Local Projects in Boston, New York City, San Francisco, and Fort Lauderdale Receive Grants Totaling $80,000
WASHINGTON (March 7, 2014) — Four grants totaling $80,000 have been awarded to four Urban Land Institute (ULI) district councils as part of ULI’s Resiliency Grant program. The grant money will support local projects that help advance ULI’s work in helping develop long-term urban design and real estate strategies to making cities both more resilient and adaptable to the impact of climate change.
The grants are part of the institute’s larger program of work on climate change, sustainability, and resiliency. The funding for the Resiliency Grant program is provided through an $800,000 grant from The Kresge Foundation that was awarded last year. The Kresge Foundation grant is intended to help ULI leverage the substantial expertise of its members to provide guidance on community building in a way that responds to inevitable climate change and sea level rise, and helps preserve the environment, boost economic prosperity, and foster a high quality of life. The funding will support the institute’s efforts to protect the overall health, economic vitality, and well-being of the nation’s communities and its citizens; focus attention on the urgency of long-range resilience planning; influence land use decision makers who impact the built environment; and create a series of local level education programs through ULI’s district and national councils.
The local resiliency grant program was available only to ULI district and national councils. Winners were required to contribute or raise at least $20,000 in matching funds, for a total amount at least $40,000. Applicants were required to submit a comprehensive overview of the specific resiliency issue, along with the proposed solutions to address the issue.
The recipients of the 2014 ULI Resiliency grants are:
- ULI Boston: Living with Water: The Urban Implications – While the evidence continues to mount that sea level rise will deeply impact the Greater Boston region, property owners, planners, developers and city officials do not have the tools they need to prepare the city for potential catastrophe. Through past ULI events, key stakeholders have started to understand the threats. This, however, is not enough. With “Living with Water: The Urban Implications,” Boston-area decision makers will have the opportunity to explore solutions together and begin to move to action through understanding climate preparedness best practices.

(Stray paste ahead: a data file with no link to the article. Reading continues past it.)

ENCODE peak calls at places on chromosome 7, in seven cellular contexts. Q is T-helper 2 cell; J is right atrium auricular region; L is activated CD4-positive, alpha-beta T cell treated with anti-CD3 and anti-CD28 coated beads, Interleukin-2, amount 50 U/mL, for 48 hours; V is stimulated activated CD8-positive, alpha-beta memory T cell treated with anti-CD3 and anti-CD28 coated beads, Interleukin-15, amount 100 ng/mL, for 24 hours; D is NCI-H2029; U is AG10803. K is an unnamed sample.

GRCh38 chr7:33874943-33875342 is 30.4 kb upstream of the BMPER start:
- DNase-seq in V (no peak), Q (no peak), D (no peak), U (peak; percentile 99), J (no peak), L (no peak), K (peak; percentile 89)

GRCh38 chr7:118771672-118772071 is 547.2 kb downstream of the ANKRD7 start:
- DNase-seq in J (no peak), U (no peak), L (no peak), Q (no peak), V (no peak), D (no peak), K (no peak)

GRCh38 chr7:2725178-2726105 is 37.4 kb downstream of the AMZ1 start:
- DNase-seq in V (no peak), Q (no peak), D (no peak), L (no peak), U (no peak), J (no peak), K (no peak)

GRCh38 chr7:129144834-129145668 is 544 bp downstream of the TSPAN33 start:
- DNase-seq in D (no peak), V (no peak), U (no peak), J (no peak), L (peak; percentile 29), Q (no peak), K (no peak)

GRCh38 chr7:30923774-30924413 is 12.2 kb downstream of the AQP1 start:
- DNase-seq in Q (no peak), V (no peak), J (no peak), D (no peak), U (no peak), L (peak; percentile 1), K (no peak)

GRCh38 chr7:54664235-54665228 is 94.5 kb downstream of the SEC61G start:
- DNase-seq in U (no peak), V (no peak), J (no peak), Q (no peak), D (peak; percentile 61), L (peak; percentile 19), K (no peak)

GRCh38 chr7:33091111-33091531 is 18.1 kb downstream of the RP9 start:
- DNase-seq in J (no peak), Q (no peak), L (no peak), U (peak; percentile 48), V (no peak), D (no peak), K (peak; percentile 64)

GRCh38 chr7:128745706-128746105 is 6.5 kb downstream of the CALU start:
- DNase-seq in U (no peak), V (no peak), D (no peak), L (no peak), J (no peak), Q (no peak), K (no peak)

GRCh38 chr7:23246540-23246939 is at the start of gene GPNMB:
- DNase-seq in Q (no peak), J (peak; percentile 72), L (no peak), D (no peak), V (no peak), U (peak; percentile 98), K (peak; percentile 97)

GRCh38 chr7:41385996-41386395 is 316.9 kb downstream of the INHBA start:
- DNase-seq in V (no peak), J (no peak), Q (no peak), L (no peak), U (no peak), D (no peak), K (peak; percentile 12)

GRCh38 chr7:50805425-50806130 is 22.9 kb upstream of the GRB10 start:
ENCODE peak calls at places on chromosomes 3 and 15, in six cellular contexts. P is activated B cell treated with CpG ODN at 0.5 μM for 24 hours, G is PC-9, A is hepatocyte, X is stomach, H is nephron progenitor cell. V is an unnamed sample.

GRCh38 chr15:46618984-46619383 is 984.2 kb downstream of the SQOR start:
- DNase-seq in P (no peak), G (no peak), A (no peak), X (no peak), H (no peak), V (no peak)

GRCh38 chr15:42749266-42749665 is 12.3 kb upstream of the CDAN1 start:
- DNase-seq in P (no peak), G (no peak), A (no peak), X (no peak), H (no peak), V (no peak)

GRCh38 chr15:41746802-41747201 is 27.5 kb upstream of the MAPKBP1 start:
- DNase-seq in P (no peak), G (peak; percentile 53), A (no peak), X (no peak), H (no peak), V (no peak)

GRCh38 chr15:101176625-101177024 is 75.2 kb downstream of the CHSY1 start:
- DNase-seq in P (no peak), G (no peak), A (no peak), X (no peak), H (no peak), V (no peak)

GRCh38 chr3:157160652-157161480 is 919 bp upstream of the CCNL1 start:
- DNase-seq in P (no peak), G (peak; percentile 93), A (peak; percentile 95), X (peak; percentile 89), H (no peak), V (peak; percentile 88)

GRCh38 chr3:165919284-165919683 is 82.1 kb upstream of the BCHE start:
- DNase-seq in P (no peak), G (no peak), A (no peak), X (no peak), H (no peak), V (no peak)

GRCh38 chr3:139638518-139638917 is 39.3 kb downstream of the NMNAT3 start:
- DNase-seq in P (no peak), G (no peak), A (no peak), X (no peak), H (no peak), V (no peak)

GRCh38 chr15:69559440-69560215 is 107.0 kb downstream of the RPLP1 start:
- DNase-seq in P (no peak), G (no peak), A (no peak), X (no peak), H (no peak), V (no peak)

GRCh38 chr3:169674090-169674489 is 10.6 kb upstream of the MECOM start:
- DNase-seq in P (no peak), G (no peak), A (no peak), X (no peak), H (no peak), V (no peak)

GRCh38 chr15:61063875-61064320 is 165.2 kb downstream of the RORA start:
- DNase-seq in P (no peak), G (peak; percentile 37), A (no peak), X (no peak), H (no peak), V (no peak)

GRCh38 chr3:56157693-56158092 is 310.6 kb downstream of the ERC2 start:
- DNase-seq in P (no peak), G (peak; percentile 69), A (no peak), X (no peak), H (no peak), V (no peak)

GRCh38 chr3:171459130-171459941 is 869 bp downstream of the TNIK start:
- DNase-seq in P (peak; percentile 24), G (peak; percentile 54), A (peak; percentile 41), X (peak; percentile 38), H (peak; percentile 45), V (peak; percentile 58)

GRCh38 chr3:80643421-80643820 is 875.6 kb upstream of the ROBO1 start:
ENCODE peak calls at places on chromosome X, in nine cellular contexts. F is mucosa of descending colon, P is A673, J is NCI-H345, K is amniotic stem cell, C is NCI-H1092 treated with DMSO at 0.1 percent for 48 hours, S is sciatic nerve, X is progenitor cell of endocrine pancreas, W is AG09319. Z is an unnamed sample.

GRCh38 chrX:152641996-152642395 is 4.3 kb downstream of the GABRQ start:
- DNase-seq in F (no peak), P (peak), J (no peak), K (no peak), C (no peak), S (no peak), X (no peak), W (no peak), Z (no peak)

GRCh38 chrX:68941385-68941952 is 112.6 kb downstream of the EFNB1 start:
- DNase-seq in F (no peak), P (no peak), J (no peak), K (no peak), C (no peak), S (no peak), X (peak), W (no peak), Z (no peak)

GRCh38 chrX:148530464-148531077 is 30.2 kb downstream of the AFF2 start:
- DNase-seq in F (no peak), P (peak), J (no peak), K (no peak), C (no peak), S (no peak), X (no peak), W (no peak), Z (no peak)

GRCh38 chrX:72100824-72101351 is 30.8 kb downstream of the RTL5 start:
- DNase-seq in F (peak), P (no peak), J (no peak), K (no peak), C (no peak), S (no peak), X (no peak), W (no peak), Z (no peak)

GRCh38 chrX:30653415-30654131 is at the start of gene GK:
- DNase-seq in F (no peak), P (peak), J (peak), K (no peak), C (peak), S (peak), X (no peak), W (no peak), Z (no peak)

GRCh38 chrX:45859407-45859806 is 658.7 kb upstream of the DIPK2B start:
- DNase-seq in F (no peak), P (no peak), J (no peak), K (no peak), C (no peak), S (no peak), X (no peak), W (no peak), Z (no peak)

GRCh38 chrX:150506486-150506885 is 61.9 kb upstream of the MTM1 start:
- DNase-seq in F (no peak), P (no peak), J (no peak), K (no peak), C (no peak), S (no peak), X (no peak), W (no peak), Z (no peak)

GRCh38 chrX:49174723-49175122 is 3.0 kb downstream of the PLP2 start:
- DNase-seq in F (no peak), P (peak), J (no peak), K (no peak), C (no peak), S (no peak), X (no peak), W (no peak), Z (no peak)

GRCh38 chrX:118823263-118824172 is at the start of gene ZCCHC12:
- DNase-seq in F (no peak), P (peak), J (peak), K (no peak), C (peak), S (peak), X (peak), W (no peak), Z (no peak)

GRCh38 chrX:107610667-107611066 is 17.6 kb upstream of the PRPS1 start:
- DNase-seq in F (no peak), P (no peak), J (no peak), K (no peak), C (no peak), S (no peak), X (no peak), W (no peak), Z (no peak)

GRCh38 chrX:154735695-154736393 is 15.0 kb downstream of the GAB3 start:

- ULI New York: Assessing the Economic Value of Investing in the MTA System – ULI New York’s Infrastructure Council will focus on the importance of protecting, hardening and upgrading the Metropolitan Transportation Authority (MTA) system in the wake of Hurricane Sandy, tying the economic competitiveness of the New York Metropolitan Region to investment in a strong, resilient system. Hurricane Sandy had devastating effects on the MTA system, shutting it down for nearly one week and causing nearly $4.7 billion dollars in damages. While future interruptions of such a scale present a huge risk to a regional economy that depends on the reliability of public transit, the justification of increased investment in maintaining reliability and increasing resilience needs to be made to the key stakeholders and elected officials. The project will seek to demonstrate that the New York Metropolitan Region’s globally competitive economy is dependent on such investments.
- ULI San Francisco: Best Practices for Resiliency Planning – ULI San Francisco plans to convene up to three advisory panels that will each focus on a group of existing sub-regional or regional sea level rise initiatives for the purpose of providing critically needed technical assistance to advance these resiliency initiatives.
- ULI SE Florida/Caribbean: City of Fort Lauderdale TAPs: Developing Long-Term Strategies for Resiliency in the Face of Climate Change – ULI SE Florida/Caribbean will work with the City of Fort Lauderdale to develop strategies focusing on the issue of climate resiliency for two key areas in the City: redevelopment along an urban core amenity known as Riverwalk and an area recently named the Uptown neighborhood. The issues surrounding development along the New River (Riverwalk) include sea level rise impacts, sustaining the corridor’s walkability in light of rising seasonal temperatures/changing weather patterns, and other concerns such brought about by seasonal hurricanes/tropical storms. The second TAP area, Uptown, has been designated in the City’s new Vision Plan and recently updated Comp Plan as a possible site for growth with resiliency emphasis.
Resiliency Grant Review Committee member David Mayhood, president of The Mayhood Company, noted the critical importance of fostering resilience strategies and practices at the local level. “District Councils continue to create a lasting impact in their communities and I am thrilled this grant program has further facilitated that process,” said Mayhood.
The grant recipients were selected by a review committee of ULI members and staff. In addition to Mayhood, other members were Phil Payne, chief executive officer, Ginkgo Residential; Greg Johnson, president, Wright Runstad & Company; Kathleen Carey, chief content officer, ULI; David Howard, executive vice president for development and foundation, ULI; Heidi Sweetnam, senior vice president for community outreach, ULI; and Corinne Abbott, senior vice president for foundation relations, ULI.
About the Urban Land Institute
The Urban Land Institute (uli.org) is a nonprofit education and research institute supported by its members. Its mission is to provide leadership in the responsible use of land and in creating and sustaining thriving communities worldwide. Established in 1936, the Institute has more than 30,000 members worldwide representing all aspects of land use and development disciplines.